'President speaks with a forked-tongue'

2009-08-21 00:00

ON Wednesday, we received from President Jacob Zuma a response to our joint letter opposing the process followed by the president before announcing his preferred candidate for the position of chief justice. It remains our considered opinion that the president failed to properly consult as required by the Constitution. It is quite clear that he made up his mind before consulting and thus the advice of opposition leaders will not be properly considered.

In fact, whether or not the president’s personal intention was to undermine the Constitution is neither here nor there; the consequence of the presidency’s actions in this regard has had that effect.

The president’s response ignores the substantive issues we raised in our letter and attempts to mask his true intent behind superficiality and technicalities. This suggests a disdain for the Constitution in general and the particular provision which concerns the appointment of the chief justice, which is designed to ensure that such a decision is not made solely at the discretion of the head of the executive.

This habit — the smoothing over of issues of substance with generic rhetoric — is unfortunately becoming a defining characteristic of the way in which the president engages with civil society and the opposition. There is a clear intention to avoid real debate on substantive issues; and where critical and definitive points of contention exist, increasingly, the president’s response is marked by vagaries and misdirection. In this respect we believe his letter is disingenuous and ignores the key points we made.

We believe the following points are problematic:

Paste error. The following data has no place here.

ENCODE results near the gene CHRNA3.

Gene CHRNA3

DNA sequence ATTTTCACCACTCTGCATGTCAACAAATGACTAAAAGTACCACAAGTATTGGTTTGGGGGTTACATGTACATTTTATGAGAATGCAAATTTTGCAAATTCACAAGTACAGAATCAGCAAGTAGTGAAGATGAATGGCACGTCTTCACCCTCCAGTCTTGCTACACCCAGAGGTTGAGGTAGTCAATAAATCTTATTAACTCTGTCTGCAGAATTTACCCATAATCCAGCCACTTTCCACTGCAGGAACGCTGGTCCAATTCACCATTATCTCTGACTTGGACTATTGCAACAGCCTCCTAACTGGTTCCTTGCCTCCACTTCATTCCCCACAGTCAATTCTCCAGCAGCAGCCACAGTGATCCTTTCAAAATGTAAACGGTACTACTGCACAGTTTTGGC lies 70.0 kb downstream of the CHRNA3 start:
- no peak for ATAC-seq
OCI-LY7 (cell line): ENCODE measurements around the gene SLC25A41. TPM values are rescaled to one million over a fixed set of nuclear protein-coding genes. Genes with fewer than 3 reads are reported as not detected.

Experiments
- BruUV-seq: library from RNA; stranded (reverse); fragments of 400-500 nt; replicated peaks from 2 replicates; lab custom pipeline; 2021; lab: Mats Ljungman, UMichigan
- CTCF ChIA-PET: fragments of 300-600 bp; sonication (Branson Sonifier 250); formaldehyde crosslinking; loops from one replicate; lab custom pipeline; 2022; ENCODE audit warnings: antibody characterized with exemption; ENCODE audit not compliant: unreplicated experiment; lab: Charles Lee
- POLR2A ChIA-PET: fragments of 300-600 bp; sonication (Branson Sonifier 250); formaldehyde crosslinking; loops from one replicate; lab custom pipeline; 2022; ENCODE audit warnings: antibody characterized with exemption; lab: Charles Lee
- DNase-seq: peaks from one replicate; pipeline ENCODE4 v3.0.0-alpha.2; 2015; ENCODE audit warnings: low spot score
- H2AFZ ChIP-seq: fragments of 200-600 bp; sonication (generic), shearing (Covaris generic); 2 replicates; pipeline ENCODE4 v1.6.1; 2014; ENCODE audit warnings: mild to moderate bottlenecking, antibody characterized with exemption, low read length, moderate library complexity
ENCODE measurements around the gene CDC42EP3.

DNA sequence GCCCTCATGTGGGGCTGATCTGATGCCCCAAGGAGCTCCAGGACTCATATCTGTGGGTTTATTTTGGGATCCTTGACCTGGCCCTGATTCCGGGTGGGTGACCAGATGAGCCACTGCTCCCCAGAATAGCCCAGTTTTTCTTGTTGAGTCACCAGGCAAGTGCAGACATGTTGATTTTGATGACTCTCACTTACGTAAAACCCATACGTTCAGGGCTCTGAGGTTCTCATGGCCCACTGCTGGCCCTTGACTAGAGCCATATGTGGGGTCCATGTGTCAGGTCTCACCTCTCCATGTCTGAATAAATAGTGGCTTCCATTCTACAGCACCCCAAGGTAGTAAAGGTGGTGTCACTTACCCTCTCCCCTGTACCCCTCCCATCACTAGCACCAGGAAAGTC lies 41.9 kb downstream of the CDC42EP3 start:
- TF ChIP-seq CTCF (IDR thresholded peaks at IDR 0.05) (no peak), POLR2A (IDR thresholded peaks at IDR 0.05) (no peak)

The president states that, in announcing his preferred candidate, he had said the nomination “was subject to advice from the Judicial Service Commission and leaders of political parties represented in the National Assembly”. In fact, this is false. What he said was: “I have requested advice from the Judicial Services Commission and leaders of political parties represented in the National Assembly in this regard” and that the decision had been made “properly”. But he had done no such thing. That advice was only sought a day later, after the fact. The process had not been undertaken properly.

The president states that “it is common cause that you first nominate, and then open the consultative process”. This is wrong in two respects. First, by nominating just one candidate, the president reduces the scope of any advice he may receive (which is to the detriment of the process). Second, the notion of nominating a preferred candidate is well within the president’s rights, but it has nothing to do with what the Constitution requires, and the fact that the presidency stated it was not willing to withdraw that nomi­nation suggests the outcome had been determined prior to consulting.

The president states: “Please rest assured that I have not appointed a new chief justice, nor have I taken a final decision on whom to appoint as the new chief justice …” Again, this stands in stark contrast to the facts. In response to our previous joint statement, presidency spokesman Vincent Magwenya said:“We [the presidency] cannot withdraw [the nomination]. The [opposition] parties should advise … and engage the president on the nominee.” If the president’s preferred candidate could not be withdrawn, then his mind was not open to the advice he (retroactively) sought, and the consultation process


The real victim in this whole saga is the president’s preferred candidate, Justice Sandile Ngcobo, who is by all accounts an able candidate and certainly one worthy of consideration for the position. And yet, because the president has undermined the process surrounding the appointment to the position of chief justice, his nomination has been tainted in turn.

If Zuma really is committed to the Constitution and to ensuring its intent is made reality, he cannot continue to whitewash this government’s indiscretions with empty gestures. There can be little doubt that the presidency never had any intention of consulting properly and its attitude in this regard is to the detriment of that office in particular and the South African public more broadly.

• Joint statement by Helen Zille, Mvume Dandala, Mangosuthu Buthelezi and Patricia de Lille, respective leaders of the Democratic Alliance, Congress of the People, Inkatha Freedom Party, and the Independent Democrats.

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